Little did I know, when going to the range every other weekend for some fun target practice, that I would one day be putting my husband in the crosshairs of his scope.
I’ve been watching Seth through his ATN X-Sight scope for about an hour now. My finger taps nervously at the trigger housing of his 6.5 Creedmore, a beast of a rifle. It was Seth’s. Mine now, I guess, you know, when I put him down.
I know as soon as I squeeze the trigger, the undead milling about and around me will be drawn to my hiding place by its sound. I have to do this, but I haven’t been able to, not yet. To do so would mean the end of the life we’ve made together. Not that we’ve had any semblance of a relationship since his transformation.
We should’ve killed Cassie the moment she stumbled through the front door with the bottom half of her right leg ravaged down to the bone. If we had, Seth would’ve never been bitten by her, and he would be with me right now.
I’m hesitating. Did I not learn anything from recent events? Hesitating, just like Seth did with Cassie. Why? Because I know once I pull this trigger, I will be alone on this God-forsaken side of the world.
Lumbering footsteps sound in the high grass to my right.
I jerk my head toward the noise.
Fuck! They’re closer than I expected.
“Seth, baby. Please forgive me,” I whisper. This situation is not what I wanted. Please know that I have always adored you. I always will. I wish a better hand had been dealt with you, Cassie and me. Us. Please know I do this because I love you. I don’t want you walking out your last dead days as one of them.
Another rustle in the high grass off to my left; they are even closer than the dead ones on my right. If I don’t do this, these fuckers will trip over me, and the same thing that happened to Cassie will happen to me. No way am I going to turn into one of them.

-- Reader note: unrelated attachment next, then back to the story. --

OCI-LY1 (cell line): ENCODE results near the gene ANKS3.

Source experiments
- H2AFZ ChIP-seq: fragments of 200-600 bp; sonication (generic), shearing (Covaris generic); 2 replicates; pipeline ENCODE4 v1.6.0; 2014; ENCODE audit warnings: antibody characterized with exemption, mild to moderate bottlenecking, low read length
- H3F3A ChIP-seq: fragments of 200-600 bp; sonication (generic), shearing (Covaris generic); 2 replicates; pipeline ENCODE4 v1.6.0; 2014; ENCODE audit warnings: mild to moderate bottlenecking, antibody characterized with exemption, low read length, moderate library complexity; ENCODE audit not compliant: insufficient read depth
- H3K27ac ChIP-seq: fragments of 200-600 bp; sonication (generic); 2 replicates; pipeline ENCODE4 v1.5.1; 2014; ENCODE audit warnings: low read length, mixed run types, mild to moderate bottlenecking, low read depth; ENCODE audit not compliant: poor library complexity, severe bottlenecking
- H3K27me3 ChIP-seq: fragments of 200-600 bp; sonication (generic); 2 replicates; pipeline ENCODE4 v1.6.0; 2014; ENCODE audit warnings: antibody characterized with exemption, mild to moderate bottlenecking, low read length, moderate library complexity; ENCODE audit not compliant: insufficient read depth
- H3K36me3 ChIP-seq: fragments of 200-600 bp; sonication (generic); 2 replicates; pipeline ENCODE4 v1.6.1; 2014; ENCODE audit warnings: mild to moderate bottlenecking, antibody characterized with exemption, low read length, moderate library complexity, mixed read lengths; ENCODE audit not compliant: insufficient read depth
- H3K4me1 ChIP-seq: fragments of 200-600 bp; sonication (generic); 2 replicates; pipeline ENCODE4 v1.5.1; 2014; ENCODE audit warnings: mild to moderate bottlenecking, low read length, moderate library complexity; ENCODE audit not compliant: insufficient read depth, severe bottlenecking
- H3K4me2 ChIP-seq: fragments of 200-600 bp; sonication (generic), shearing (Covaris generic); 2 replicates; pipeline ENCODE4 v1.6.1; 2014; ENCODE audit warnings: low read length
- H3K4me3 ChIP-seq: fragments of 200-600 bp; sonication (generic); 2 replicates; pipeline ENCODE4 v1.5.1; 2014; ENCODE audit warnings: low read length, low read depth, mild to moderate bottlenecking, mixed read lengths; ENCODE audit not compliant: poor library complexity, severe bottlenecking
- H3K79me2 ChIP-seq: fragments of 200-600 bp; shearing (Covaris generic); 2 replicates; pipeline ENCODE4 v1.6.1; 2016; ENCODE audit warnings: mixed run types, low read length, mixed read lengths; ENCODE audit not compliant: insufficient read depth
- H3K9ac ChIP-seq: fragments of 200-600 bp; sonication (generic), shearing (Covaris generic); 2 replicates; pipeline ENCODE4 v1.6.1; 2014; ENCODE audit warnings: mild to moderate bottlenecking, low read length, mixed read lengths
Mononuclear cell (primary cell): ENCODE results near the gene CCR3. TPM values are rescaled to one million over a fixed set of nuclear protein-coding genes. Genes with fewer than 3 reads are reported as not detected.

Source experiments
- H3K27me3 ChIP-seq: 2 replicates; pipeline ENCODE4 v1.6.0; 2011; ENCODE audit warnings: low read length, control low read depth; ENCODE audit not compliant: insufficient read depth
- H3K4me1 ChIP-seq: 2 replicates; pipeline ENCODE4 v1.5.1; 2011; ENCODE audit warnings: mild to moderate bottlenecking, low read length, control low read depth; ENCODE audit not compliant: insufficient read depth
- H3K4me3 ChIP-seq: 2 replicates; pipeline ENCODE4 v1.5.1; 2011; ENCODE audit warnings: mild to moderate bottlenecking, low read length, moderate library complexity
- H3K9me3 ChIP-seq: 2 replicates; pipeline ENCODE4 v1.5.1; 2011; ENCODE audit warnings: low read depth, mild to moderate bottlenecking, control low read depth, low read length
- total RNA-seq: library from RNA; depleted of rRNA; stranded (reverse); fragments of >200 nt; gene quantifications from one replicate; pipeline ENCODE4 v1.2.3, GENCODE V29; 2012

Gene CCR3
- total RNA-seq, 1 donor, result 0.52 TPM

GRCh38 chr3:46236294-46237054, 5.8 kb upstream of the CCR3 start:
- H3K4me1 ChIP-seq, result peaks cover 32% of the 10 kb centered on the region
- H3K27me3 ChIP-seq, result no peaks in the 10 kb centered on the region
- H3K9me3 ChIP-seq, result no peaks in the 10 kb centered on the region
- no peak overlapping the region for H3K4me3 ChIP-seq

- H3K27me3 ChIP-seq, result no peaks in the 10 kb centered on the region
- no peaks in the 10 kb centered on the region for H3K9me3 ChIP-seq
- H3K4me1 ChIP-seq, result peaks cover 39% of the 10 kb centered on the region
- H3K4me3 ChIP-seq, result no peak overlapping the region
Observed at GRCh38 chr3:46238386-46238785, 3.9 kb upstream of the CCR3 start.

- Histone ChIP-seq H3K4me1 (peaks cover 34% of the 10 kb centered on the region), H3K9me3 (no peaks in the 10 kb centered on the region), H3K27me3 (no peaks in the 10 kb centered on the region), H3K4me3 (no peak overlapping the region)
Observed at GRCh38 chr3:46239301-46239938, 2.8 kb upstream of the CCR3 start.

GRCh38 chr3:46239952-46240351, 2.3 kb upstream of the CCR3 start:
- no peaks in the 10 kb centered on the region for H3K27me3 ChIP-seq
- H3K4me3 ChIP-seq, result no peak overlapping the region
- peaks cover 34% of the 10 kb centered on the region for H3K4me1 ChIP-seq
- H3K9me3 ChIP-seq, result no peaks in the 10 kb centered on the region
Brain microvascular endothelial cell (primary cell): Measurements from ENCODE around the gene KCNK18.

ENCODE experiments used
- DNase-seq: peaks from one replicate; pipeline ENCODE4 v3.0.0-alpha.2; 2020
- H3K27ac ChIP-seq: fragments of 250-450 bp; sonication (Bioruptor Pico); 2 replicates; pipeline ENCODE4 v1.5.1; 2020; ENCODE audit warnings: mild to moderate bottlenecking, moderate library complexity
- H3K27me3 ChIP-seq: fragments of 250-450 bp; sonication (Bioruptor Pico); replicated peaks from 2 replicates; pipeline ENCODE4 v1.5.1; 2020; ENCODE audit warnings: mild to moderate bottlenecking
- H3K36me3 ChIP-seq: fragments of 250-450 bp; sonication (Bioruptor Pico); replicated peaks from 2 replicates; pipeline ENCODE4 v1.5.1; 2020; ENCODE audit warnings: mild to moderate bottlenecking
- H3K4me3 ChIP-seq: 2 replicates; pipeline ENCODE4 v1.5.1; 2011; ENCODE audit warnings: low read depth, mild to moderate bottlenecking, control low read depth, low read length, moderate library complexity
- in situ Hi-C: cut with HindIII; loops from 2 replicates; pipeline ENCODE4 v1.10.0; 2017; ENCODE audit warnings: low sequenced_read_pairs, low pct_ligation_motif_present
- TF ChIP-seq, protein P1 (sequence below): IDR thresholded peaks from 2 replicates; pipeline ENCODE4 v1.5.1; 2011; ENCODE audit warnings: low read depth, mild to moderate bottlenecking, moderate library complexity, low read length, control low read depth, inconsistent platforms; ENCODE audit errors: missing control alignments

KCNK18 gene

I take a deep breath to calm my body and steady my nerves. I don’t want to half-ass this shot and wing Seth. I need to do this right and put him out of his zombified misery.
I lower my eye to the scope again, then move the rifle ever so slightly. The crosshairs rise from Seth’s chest to the center of his head.
Seth stands transfixed in the middle of the scorched earth. He looks dead ahead, almost like he is staring directly at me.
I know that’s not the case.
I’m at least 500 yards out, maybe more like 550. I know Seth can’t see me. Their eyesight doesn’t get better when they change, does it?
I breathe out slightly, hold, then squeeze the trigger.
The rifle’s report is loud as the concussion booms, we heard a city’s distance away when the bombs dropped, and our world fell into hell. As the bullet obliterates Seth’s head, a hole as big as the world itself rips open my heart.
I am alone now.
As tears blur my vision, I stand, snatch up my backpack, shoulder my rifle and run though the dead already converging on me.
I know eventually, I will find other survivors, but even now, I know, no one will be able to fill this ever-widening void in my heart.